In their book The Numbers Game, Chris Anderson and David Sally, while evangelising for the use of statistical analysis in football, acknowledge that the use of data in football is in its infancy: if the discipline were medicine, they say, we would still be at the stage of leeches. While statistics have yielded great insights in other sports, football has remained intriguingly resistant to analysis, largely because it’s a game in which there are so few absolutes. Apart from perhaps goals, everything in football is relative: no stat has much meaning in and of itself without taking a host of other figures into consideration – which makes the use of data both difficult and fascinating.
Take, for example, the case of Southampton. They play an average of 59.1 long passes per match, the fourth most in the Premier League this season. Until Sunday’s 2-0 win over Swansea City (who average 59.6 per game, the third most), they played the second most in the league but they have fallen back from their average of 60.8, allowing Manchester United and Tottenham to move ahead of them.
Usual logic would say that a team hitting long balls is trying to make the most of the aerial strength of a forward, that they tend to sit deep and break quickly and that they are not too concerned about how much of the ball they have. Yet Tottenham, Swansea, United and Southampton are all in the top seven sides for possession this season (until this weekend, Southampton were fourth; obviously playing another side that prioritises possession has a short-term impact on the stats and Swansea had 58% of the ball at St Mary’s). Villa, fifth for long balls per game with 58.3 follow the more conventional wisdom and are 20th for possession.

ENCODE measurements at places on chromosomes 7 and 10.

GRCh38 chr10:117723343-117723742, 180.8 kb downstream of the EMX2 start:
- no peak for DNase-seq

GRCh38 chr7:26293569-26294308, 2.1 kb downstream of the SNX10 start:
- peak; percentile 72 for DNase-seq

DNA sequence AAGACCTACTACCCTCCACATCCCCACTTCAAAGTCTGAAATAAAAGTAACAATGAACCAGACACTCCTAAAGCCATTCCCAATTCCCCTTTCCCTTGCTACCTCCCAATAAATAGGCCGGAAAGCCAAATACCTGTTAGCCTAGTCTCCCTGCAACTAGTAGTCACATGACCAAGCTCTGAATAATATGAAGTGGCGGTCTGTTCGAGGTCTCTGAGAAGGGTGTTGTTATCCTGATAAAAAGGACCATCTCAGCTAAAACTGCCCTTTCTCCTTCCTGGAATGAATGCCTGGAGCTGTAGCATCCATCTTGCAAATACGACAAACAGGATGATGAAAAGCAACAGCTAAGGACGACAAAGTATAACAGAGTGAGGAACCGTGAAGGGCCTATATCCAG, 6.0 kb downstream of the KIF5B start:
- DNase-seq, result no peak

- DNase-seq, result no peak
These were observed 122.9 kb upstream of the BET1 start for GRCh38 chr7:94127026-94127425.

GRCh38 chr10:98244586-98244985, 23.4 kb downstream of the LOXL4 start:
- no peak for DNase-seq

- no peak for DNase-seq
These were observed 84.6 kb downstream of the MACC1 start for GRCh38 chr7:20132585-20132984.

Is it then, simply that because those sides have more of the ball, and so play more passes, they play more long passes? To an extent that’s true. While 16.1% of Aston Villa’s passes are long – the highest figure in the Premier League – only 10.5% of Swansea’s passes are long, the fourth fewest in the division, and 12.1% of Tottenham’s, the 11th most. A surprisingly high proportion of Southampton’s passes, though, go long: 13.3%, just behind Norwich and West Brom as the eighth most in the division.
In part, that is because, in Rickie Lambert, Southampton have a centre-forward who is good in the air and holds the ball up well, winning an average of 1.9 aerial duels per game. But it is also indicative of a basic trend in Southampton’s approach. Maurico Pochettino, their coach, played under Marcelo Bielsa at Newell’s Old Boys in the early nineties and although he seeks to play down the influence of Bielsa, they share certain principles.
Most notable of those is the emphasis on the high press and verticality: possession is not an end in itself, but in fact is almost a by-product of the demand to win the ball back quickly. The intention is always to catch the opposition defence before it is set, whether that is by winning the ball from them high up the pitch, or by getting it forward quickly. Southampton’s front four press quickly, in clear formation: one going to the ball, two backing him up and a fourth looking fill space and pounce if the ball gets through the initial wave.
Pochettino has now been in charge for 23 Premier League games, as opposed to the 22 Adkins had before being sacked last season. A comparison of certain key stats shows small but telling differences. Pass accuracy has roughly remained constant under Pochettino, moving from 77.9% to 77.8%, while long balls have gone up from 47.9 per game to 51.6, with the evidence of this season suggesting that figure will rise further.
Tackles have gone down, but interceptions are up from 18.3 per game to 20.7, something that has had a radical impact on possession, which is up from 49.8% under Adkins to 55.8%. The opposition have less of the ball and, while Southampton have scored only six more goals in an additional game under Pochettino, they have conceded 18 fewer, the result of which is 33 points as opposed to 22.
Pochettino has increased Southampton’s domination of the ball, but he has done it not with tiki-taka or short sideways passing; he has done it by being more direct and wining the ball back quicker.
How long can Southampton keep up their current form for? Let us know your thoughts in the comments below